85 people with disabilities and parents of people with disabilities have signed an open letter warning that legalised abortion will devastate their communities. They have also strongly defended their right to be heard and to include their children in the discussion around abortion, saying they would not be silenced.
Our voices will be heard
We write as parents of children with disabilities or as people living with a disability in response to recent coverage of the relevance of our voices and of the experience of our children’s communities to the abortion debate. We feel that there has been a concerted effort to silence our voices and to make our families invisible in this discussion.
It has felt as if our existence is inconvenient for some supporters of the abortion referendum, and that they would rather we went away and were quiet. We will not. It is a cold, hard, undeniable fact that when abortion is introduced, a disproportionate impact is suffered by those children diagnosed with some form of disability.
Already, the Rotunda Hospital in Dublin offers first trimester screening, which can test for Down syndrome as early as 9 or 10 weeks of gestation. As medicine advances, these tests will become more widely available and will likely be accurate earlier in pregnancy.
It should be noted that while the Oireachtas committee did not recommend disability as a ground for abortion, neither did it explicitly propose that it be banned. In fact, “risk to mental health of the mother” is recommended as a reason for abortion with no proposed gestational limit – right up to birth. In the UK, the vast majority of abortions are carried out for this reason. In other countries, such as Germany, babies diagnosed with Down syndrome are aborted at a rate in excess 90% on grounds of mental health risk to the mother. It is our opinion that abortion campaigners are well aware of this reality.
We will include our children in our efforts on this debate because we want people to see our children for what they are – wonderful people whose right to life is protected here in Ireland because of the 8th amendment. In other countries legalising abortion has led to a very different story.
90% of children diagnosed with Down syndrome prenatally are now aborted before birth in Britain. 98% of preborn children diagnosed with the same condition are aborted in Denmark. It seems that the media and abortion campaigners want the public to be upset about any pro-life initiatives which highlight these facts, but they never express any upset at all that most children identified with Down syndrome in the womb simply never get to be born at all.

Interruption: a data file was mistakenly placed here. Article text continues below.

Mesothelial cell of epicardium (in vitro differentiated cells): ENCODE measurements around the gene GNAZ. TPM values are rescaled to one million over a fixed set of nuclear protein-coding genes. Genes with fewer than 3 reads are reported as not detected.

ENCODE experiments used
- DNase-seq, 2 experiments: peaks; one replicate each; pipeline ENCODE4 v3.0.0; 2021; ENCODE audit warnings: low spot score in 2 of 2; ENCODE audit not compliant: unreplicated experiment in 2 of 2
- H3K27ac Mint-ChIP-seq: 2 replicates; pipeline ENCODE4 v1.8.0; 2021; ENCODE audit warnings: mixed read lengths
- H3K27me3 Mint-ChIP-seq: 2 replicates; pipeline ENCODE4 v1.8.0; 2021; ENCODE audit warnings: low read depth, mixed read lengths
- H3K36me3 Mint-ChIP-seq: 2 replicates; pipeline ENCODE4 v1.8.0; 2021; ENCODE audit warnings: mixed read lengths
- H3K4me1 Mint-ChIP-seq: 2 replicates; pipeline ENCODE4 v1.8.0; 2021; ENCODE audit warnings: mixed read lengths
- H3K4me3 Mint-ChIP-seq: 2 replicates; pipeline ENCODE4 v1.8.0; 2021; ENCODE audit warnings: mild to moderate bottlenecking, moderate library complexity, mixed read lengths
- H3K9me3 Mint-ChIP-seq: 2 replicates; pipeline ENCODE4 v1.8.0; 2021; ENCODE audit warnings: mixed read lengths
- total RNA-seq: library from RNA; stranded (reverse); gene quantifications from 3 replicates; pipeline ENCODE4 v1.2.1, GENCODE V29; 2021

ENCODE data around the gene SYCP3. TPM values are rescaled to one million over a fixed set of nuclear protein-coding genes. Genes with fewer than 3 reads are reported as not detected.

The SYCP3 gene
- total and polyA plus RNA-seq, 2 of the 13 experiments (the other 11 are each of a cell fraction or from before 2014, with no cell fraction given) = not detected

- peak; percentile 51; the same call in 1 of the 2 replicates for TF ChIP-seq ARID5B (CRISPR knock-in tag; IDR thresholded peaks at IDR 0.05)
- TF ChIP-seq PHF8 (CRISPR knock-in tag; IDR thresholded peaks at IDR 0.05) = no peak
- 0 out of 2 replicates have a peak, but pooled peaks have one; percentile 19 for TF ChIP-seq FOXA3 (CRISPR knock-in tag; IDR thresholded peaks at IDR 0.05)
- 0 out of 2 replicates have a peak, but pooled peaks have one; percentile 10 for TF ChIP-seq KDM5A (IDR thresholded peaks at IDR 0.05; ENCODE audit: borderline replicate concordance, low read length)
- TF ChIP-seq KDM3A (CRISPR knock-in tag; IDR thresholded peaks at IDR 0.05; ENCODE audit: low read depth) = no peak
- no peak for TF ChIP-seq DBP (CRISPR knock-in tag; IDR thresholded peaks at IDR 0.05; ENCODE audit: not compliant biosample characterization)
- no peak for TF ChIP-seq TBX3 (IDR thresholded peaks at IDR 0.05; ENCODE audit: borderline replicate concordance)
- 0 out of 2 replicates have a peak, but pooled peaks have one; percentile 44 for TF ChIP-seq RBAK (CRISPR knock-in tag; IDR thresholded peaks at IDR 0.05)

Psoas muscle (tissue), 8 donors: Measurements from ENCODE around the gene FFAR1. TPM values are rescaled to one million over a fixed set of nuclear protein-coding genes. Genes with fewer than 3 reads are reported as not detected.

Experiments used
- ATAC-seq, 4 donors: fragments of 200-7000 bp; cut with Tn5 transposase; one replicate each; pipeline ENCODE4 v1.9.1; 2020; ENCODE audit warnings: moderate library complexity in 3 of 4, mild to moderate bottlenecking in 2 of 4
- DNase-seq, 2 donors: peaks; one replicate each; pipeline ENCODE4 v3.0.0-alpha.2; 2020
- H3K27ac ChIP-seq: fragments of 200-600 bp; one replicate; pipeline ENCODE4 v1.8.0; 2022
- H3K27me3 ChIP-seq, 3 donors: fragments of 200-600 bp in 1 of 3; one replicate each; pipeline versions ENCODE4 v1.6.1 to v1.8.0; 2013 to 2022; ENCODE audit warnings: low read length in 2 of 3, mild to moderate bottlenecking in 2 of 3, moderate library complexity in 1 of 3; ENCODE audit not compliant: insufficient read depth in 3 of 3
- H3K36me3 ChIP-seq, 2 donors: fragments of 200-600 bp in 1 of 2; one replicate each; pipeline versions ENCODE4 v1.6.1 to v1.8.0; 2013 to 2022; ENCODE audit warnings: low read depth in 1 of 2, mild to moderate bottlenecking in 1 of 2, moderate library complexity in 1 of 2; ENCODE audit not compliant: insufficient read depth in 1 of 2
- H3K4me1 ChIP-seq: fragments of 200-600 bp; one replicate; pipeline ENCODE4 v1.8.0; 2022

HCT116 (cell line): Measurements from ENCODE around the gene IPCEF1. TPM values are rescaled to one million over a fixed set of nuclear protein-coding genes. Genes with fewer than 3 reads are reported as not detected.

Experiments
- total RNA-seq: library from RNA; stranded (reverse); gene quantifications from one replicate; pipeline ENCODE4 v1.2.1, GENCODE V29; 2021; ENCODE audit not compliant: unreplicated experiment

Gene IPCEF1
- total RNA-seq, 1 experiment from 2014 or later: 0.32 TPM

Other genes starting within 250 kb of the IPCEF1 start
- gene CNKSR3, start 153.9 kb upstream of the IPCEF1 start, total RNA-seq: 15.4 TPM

The inescapable truth is that we are facing the eradication of people with Down syndrome and other conditions. Research shows that 64% of babies diagnosed with spina bifida are aborted in other jurisdictions, while abortion rates for babies prenatally diagnosed with cystic fibrosis can also reach 90% according to some studies.
Ireland has an opportunity now to reject this culture. Instead, we want our children to grow up in a culture where people with disabilities are loved and valued and cherished. How can that happen when most babies with disabilities are being aborted – when they are no longer being born?
The referendum we are being asked to vote on strips away the rights of all children, but it will have a particular impact on our communities. We respect the voices of all of those involved in this debate, but we will not be silent about our concerns simply because they appear to be politically inconvenient for some.
We ask any journalist to meet with us to understand our concerns and to see why we, and our children, refuse to be invisible in this debate concerning the most basic right of all for people with disabilities, the right to life.
Siobhan and Shirley Scannell, Co.Cork
Yvonne Donohoe, Co. Leitrim
Caitríona Kirby, Co. Limerick
Paul and Patricia Casserly, Co. Galway
Catherine Sims, Co. Galway
Nick and Mary Lowry, Co. Dublin
Una Finn, Co. Meath
Bernadette Belton, Co. Longford
Liz Hourican, Co. Longford
Olive Duffy, Co. Longford
Bernie Browne, Co. Longford
Eilish Mc Givney, Co. Longford
Moire Mahon Walsh, Co. Longford
Mary Mc Cormack, Co. Longford
Josephine Gallagher, Co, Longford
Mary Grey, Co. Longford
Vicky Wall, Co. Waterford
Michael Curran, Co. Waterford
Sineád Fitzpatrick Co. Waterford
Lorraine and Thomas Kirby, Co. Waterford
Eric English, Co. Waterford
Sadie Meehan, Co. Waterford
Tracy and Tom Harkin, Co. Armagh
Carmel Ludden, Co. Mayo
Colette and Martin Moran, Co. Mayo
Monica O’Connor, Co. Wexford
David and Margaret Mullins, Co. Wicklow
Siobhan Livingstone, Co. Cork
Rick Livingstone, Co. Cork
Kathy Sinnott, Co. Cork
Denis and Joan Twomey, Co. Cork
Fidelma and Willie McCarthy, Co. Cork
Susan Murray, Co. Cork
Linda and Dary Farrelly, Co. Cavan
Sinead and Martin McBreen, Co. Cavan
Anna Cullen, Co. Cavan
Gerry and Bernadette Mockler, Co. Tipperary
Tanya Coonan, Co. Tipperary
Caitríona and Mark Cronin, Co. Donegal
Robert and Judith Tait, Co. Donegal
Patricia Moore, Co. Kildare
Marion and Peter Murphy, Co. Kildare
Amanda Reeves, Co. Kildare
Keith Reeves, Co. Kildare
Jennifer and John Keogh, Co. Kildare
Áine and Joe Healy, Co. Dublin
Emma Quinn, Co. Dublin
Tara Seagrave Daly, Co. Dublin
Mary Bridget Kelly, Co. Dublin
Clare and Mark Kelly, Co. Dublin
Attracta Dowling, Co. Dublin
Daniel Dowling, Co. Dublin
Carol Halligan, Co. Dublin
Mary McDonald, Co. Dublin
Kathryn Coakley, Co. Dublin
Siobhán and Teddy Delaney, Co. Dublin
Gillian Sherratt, Co. Dublin
Stephen Morrison, Co. Dublin
Liam and Kate Kearney, Co. Dublin
Missy Fallon, Co. Dublin
Anne and Joe Trainer, Co. Louth
Michael O’Dowd, Co. Louth
Conor O’Dowd, Co. Louth
Mary Lynch, Co. Clare